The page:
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Home / NOTES and SPECIAL REPORTS / HRFT’s Critique of the New Internal Security Package Draft Law

HRFT’s Critique of the New Internal Security Package Draft Law

27.01.2015

Human Rights Foundation of Turkey’s (HRFT) Critique

of the New ‘Internal Security Package’ Draft Law

With the Draft Law known by the public and media as the “Internal Security Package” the government is demanding the authority to “detain and imprison” with no legal restriction and judicial review whatsoever. This Draft Law, which constitutes a planned operation to completely obliterate the principles of “the rule of law” and “the separation of powers” by handing judicial powers over to the government, violates the Constitution of Turkey, international conventions Turkey is party to, the rulings of the European Court of Human Rights, and most significantly, common sense and human conscience. This Draft Law must immediately be revoked!

The “Draft Law on Changes to be Introduced to the Law on the Duties and Powers of the Police and to A Number of Other Laws and Decree Laws” no.1/995 submitted by the AKP Government on 24 November 2014 to the Presidency of the Grand National Assembly of Turkey (TBMM) was approved in previous days by the TBMM Internal Affairs Commission. It is expected to be brought before the TBMM General Assembly in the coming days.

Known as the “Internal Security Package” by the public and media, this Draft Law, is a typical example of the “Omnibus Bill” [a proposed law that covers a number of diverse or unrelated topics] that the AKP government has turned into a form of legislation in order to eliminate democratic inspection and transparency. This Draft Law, which is made up of a total of 43 Articles, proposes changes to a total of 21 Laws, among them first and foremost the “Law on the Duties and Powers of the Police”, “Law on the Organization, Duties and Powers of the Gendarmerie”, “Law on Meetings and Demonstrations”, “Anti-Terror Law”, “Turkish Penal Code”, “Code of Criminal Procedure” and “Law of Provincial Administration”. However, the Draft Law was combined with other draft laws during its debate at the TBMM Internal Affairs Commission, thus turning it into an enormous “Omnibus Bill” comprising 132 Articles, and an explicit effort was made to avoid public debate.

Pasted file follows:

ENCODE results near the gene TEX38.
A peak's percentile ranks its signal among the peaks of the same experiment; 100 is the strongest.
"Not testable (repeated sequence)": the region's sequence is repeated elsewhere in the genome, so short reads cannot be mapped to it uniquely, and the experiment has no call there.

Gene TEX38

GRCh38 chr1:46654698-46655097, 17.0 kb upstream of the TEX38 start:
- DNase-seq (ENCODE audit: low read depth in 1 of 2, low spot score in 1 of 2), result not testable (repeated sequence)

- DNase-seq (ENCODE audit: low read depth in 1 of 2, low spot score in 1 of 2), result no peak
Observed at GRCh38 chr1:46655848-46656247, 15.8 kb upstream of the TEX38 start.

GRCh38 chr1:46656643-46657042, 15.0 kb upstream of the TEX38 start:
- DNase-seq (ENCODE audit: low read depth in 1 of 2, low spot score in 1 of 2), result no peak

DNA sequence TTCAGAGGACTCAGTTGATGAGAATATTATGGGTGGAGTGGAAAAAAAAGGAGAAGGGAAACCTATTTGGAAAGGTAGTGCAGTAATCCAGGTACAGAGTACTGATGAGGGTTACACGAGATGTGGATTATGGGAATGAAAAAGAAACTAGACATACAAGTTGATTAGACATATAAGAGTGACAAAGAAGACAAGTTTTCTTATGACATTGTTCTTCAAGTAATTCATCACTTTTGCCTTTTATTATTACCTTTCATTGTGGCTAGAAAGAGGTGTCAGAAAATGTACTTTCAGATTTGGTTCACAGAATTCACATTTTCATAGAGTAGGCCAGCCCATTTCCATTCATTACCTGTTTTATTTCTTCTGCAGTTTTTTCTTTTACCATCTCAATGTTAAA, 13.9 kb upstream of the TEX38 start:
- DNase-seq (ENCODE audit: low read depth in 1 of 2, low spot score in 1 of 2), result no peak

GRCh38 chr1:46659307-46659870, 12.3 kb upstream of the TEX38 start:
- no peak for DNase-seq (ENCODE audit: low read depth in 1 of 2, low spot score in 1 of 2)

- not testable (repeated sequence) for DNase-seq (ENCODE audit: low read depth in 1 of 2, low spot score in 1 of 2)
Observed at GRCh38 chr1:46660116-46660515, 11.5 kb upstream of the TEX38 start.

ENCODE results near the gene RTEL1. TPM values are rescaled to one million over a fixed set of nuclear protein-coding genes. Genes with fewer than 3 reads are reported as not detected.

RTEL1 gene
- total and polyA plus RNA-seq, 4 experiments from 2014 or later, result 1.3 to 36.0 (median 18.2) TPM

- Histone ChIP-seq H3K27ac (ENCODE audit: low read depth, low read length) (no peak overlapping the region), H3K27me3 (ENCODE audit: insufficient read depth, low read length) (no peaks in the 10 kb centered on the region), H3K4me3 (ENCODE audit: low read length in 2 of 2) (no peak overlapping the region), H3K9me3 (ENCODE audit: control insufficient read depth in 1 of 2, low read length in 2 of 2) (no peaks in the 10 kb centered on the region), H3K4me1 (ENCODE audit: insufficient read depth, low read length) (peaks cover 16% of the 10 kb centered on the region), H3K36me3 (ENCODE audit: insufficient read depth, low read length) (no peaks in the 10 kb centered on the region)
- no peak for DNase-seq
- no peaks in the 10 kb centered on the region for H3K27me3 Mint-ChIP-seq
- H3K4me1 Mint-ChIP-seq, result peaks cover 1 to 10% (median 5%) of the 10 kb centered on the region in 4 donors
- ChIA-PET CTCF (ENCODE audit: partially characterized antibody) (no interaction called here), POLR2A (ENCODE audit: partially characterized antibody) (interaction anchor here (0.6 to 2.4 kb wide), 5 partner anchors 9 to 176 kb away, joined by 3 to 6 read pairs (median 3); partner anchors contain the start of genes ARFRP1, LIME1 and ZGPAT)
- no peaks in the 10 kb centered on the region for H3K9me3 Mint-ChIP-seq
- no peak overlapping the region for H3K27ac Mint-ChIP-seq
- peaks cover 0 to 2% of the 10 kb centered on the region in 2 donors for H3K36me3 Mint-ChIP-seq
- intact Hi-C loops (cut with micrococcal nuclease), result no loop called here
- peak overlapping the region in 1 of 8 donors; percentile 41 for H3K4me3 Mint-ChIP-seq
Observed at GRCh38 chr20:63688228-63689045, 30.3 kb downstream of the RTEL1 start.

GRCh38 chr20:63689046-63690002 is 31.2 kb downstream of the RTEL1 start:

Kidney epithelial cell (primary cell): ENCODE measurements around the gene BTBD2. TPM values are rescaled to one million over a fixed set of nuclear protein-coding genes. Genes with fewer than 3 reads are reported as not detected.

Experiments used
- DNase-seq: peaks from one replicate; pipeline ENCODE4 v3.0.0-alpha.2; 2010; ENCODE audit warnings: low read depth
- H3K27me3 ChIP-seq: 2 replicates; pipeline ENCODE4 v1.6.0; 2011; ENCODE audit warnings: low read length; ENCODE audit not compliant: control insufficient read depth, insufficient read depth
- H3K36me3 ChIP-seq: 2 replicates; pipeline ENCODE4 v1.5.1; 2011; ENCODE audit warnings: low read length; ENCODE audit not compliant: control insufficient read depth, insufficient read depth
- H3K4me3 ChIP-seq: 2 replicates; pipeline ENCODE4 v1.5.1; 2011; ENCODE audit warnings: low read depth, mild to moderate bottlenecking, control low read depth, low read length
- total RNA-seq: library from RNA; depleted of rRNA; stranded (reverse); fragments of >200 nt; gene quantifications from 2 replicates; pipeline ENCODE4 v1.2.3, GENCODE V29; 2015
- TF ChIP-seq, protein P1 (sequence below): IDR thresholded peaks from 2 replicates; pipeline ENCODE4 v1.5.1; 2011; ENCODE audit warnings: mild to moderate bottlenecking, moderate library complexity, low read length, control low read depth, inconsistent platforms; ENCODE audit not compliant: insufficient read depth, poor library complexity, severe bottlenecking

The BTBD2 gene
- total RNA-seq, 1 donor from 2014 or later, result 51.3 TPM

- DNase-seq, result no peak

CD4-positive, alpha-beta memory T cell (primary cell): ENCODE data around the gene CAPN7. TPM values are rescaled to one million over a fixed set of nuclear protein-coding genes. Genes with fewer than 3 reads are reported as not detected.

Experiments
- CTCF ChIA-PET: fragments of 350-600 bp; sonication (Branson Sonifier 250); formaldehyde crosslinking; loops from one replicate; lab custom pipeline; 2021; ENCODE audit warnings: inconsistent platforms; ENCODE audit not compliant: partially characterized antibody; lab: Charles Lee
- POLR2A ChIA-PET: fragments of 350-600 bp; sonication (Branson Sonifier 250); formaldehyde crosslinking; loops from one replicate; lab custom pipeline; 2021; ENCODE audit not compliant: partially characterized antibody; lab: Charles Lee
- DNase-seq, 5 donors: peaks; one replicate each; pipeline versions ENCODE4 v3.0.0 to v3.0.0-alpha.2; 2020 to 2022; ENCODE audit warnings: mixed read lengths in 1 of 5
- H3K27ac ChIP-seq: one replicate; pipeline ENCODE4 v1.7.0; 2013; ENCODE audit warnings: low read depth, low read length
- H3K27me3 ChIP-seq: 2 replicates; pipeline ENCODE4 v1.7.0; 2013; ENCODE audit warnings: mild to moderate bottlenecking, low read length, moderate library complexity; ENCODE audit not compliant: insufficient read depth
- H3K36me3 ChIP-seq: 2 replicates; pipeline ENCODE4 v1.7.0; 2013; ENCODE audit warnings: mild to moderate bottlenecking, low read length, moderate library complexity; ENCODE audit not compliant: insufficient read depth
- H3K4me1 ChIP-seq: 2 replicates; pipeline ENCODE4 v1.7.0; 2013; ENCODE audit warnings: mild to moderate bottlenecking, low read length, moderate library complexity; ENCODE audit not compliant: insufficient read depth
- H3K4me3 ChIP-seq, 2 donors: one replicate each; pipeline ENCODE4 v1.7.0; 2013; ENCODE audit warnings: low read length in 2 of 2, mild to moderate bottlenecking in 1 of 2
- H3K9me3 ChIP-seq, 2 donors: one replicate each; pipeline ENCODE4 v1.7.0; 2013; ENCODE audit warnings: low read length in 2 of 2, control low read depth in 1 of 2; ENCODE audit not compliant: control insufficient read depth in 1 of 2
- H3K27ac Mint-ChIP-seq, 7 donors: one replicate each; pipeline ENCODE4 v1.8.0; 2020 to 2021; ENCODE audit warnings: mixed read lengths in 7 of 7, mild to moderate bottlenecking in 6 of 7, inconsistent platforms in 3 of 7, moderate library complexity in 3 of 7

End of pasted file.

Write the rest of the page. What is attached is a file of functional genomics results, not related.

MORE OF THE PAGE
The general preamble of the Draft Law states, “Since recent social events have turned into the propaganda of terror organizations and demonstrators are threatening the security of life and property of citizens it has become compulsory to introduce new measures without disrupting the balance of freedom–security”. The Draft Law is an Omnibus Bill, and consequently contains other preambles as well, however, as an organisation carrying out a struggle for human rights, we will mostly try to assess proposed regulations regarding personal security and freedom based on this general preamble.

However, we would first like to elaborate on the phrase “balance of freedom – security” included in the preamble. This pair of concepts, as a dilemma, was brought before the peoples of the world following the attack carried out on the “Twin Towers” on 11 September 2001. In the ensuing process, States manipulated the threat of “terror” to an extraordinary degree to create a security “paranoia” that held sway over the entire world. Societies were forced to ponder the dilemma “Freedom, or security?” and were persuaded/forced to accept an increase in military and policing measures, and the consolidation of authoritarian modes of administration. This led to the institutionalization of the exception, and a veritable global state of emergency was created.

In our country, too, the concept of “security” has been the basic foundation of the administrative modes of all governments throughout the history of the Republic. All social demands for the broadening of the sphere of rights and freedoms always ended up hitting the wall of “security”. As we have repeatedly pointed out, since it does not possess the idea of democracy as a virtue, the AKP government, too, has from the very beginning been on good terms with the state mentality equipped with the “security” paranoia, and as the perception of a threat against its authority increased, it thoroughly internalized this mentality. The new “Internal Security Package” is a sign of strides taken in this process of internalization.